Association of dietary fiber with temporal changes in serum cholesterol in Japanese-Brazilians

Association of dietary fiber with temporal changes in serum cholesterol in Japanese-Brazilians

Author Gontijo de Castro, Teresa Google Scholar
Gimeno, Suely Godoy Agostinho Autor UNIFESP Google Scholar
Ferreira, Sandra Roberta Gouvea Autor UNIFESP Google Scholar
Cardoso, Marly Augusto Google Scholar
Japanese-Brazilian Diabetes Study Google Scholar
Institution Universidade de São Paulo (USP)
Universidade Federal de São Paulo (UNIFESP)
Abstract To examine dietary intakes in relation to long-term serum lipoprotein changes in a prospective cohort study with 7 y of follow-up, serum lipids were analyzed by enzymatic methods, while food intake was calculated from validated food frequency questionnaires. First- and second-generation Japanese-Brazilians (n = 316) living in Bantu, São Paulo/Brazil, of both genders, aged 40 to 79 y were assessed at baseline in 1993. Multiple linear regression models were used with changes in serum lipoproteins as the dependent variable and changes in dietary intakes as the independent variables, adjusted for confounding factors. in energy-adjusted analyses, changes in serum total cholesterol were inversely associated with changes in total dietary flber, fruits/fruit juices and vegetables after adjustment for age and gender. Each increase of 10 g in the consumption of total dietary fiber was associated with a reduction of 12.5 mg/dL in the serum total cholesterol (p < 0.05). Our results highlight the importance of increased intakes of total fiber, fruits and vegetables to prevent and control dyslipidemia in Japanese migrants.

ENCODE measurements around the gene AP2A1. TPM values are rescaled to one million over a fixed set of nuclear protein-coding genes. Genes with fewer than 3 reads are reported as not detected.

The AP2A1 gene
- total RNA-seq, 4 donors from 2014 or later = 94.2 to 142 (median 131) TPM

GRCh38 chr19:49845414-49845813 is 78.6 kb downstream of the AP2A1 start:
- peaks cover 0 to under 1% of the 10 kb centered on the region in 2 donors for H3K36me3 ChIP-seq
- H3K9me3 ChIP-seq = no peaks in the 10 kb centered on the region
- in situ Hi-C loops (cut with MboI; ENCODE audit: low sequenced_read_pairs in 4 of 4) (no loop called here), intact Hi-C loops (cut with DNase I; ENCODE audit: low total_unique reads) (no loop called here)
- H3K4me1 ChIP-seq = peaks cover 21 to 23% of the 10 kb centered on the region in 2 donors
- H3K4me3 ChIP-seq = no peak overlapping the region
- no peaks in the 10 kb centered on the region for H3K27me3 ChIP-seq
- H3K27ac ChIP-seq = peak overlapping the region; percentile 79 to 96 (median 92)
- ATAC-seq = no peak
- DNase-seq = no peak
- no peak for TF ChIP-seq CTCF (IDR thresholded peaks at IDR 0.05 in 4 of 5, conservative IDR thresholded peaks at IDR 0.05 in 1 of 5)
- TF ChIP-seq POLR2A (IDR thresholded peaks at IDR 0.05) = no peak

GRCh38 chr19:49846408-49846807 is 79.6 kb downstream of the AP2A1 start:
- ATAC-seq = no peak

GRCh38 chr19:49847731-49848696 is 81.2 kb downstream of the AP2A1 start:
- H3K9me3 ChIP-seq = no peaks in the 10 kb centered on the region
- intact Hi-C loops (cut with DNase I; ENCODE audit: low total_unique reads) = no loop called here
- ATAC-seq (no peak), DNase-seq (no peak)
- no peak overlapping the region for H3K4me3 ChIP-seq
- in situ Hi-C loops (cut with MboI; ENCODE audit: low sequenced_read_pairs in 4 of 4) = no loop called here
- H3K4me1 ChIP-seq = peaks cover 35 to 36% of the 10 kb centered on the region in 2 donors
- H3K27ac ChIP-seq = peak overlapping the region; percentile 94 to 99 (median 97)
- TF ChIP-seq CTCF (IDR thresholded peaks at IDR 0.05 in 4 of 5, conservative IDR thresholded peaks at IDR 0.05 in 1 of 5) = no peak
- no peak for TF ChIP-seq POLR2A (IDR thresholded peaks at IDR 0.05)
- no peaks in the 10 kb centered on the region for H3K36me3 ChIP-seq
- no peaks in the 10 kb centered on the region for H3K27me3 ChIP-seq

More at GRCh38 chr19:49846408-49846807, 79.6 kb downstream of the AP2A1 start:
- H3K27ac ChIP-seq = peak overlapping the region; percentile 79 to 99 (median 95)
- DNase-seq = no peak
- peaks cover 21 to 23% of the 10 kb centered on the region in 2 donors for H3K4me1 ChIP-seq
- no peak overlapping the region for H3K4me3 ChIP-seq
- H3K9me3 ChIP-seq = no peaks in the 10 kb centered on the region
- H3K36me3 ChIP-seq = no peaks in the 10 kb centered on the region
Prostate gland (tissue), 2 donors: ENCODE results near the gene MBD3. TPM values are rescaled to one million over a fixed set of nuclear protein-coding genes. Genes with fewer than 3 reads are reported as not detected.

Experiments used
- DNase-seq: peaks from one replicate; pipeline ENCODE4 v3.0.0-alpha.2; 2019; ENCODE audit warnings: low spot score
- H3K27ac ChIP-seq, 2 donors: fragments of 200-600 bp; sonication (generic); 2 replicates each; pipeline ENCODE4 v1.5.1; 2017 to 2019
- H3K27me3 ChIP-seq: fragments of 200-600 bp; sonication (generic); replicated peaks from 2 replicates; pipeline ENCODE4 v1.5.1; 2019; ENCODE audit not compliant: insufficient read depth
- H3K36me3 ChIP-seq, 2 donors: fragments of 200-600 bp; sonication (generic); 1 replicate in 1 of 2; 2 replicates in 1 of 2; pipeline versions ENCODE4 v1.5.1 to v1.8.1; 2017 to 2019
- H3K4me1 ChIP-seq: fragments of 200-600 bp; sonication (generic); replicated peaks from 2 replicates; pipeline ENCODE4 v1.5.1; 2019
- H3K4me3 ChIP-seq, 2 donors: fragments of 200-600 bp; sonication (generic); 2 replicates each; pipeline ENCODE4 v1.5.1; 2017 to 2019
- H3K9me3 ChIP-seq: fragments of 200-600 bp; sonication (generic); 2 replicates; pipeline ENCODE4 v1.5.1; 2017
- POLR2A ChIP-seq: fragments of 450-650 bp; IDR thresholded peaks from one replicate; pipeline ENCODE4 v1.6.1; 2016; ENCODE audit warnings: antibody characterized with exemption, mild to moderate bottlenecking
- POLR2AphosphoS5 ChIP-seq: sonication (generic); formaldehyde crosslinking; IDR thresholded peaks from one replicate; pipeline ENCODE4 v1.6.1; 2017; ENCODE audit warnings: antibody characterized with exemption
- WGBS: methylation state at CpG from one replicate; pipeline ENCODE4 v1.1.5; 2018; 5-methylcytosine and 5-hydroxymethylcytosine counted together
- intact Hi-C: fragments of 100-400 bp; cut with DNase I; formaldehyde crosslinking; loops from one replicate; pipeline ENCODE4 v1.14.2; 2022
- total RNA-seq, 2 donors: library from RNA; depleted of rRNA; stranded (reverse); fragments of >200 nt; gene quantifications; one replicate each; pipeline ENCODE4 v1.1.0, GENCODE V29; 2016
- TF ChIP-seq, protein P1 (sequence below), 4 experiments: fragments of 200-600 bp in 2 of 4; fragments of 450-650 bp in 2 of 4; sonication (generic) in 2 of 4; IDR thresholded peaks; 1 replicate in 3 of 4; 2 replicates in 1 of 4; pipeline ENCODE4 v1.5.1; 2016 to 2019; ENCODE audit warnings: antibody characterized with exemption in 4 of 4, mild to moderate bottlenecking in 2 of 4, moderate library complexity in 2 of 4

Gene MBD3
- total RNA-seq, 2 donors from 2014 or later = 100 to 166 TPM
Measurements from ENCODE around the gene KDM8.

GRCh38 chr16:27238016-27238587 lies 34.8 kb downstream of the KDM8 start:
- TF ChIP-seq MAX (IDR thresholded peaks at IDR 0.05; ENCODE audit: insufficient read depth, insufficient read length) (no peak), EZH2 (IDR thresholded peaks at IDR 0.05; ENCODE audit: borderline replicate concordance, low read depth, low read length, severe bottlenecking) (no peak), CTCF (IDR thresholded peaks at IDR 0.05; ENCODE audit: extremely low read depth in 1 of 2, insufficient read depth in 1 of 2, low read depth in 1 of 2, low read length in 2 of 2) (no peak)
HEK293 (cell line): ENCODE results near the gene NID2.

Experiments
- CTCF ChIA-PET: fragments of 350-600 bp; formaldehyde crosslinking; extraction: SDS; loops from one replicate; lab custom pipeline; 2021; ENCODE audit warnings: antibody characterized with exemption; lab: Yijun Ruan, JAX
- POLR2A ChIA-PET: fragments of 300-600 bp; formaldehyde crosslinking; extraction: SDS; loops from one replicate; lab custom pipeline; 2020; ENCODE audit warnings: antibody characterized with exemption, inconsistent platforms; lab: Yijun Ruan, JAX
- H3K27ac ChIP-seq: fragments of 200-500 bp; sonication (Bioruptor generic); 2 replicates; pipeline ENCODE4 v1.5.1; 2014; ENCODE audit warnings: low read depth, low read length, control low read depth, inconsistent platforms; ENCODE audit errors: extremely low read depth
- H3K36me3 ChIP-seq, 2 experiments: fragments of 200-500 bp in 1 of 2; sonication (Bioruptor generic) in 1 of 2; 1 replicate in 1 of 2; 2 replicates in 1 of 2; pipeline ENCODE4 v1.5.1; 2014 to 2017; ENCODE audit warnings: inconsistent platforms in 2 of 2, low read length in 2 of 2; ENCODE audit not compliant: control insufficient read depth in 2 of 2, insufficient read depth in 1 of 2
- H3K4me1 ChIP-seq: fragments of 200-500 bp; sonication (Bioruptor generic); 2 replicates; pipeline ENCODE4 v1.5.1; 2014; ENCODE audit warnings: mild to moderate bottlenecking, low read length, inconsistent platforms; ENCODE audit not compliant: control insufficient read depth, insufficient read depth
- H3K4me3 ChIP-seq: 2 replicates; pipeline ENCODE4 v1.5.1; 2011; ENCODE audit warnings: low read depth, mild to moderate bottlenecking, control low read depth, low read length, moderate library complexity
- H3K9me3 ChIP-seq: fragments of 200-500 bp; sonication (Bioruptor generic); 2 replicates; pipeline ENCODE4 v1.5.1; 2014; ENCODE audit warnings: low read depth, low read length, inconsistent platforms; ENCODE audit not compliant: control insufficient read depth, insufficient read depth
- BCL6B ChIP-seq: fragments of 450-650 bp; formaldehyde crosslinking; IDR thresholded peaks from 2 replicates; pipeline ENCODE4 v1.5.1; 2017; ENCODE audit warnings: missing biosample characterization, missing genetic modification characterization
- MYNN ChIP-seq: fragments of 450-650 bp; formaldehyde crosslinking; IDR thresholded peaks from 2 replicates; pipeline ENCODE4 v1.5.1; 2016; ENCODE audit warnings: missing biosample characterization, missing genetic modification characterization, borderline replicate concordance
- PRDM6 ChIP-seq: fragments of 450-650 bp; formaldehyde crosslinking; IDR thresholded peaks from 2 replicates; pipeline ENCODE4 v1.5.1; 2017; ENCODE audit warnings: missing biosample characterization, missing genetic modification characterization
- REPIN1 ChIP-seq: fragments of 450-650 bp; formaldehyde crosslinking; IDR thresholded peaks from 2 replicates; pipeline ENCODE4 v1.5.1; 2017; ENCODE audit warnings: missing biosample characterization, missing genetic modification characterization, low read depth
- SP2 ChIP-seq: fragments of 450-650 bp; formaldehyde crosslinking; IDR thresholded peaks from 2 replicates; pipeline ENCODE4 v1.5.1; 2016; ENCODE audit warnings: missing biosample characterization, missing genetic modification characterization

Keywords Japanese migrants
dietary intake
serum lipids
cardiovascular disease
Language English
Date 2006-06-01
Published in Journal of Nutritional Science and Vitaminology. Tokyo: Center Academic Publ Japan, v. 52, n. 3, p. 205-210, 2006.
ISSN 0301-4800 (Sherpa/Romeo, impact factor)
Publisher Center Academic Publ Japan
Extent 205-210
Access rights Open access Open Access
Type Article
Web of Science ID WOS:000238867500007

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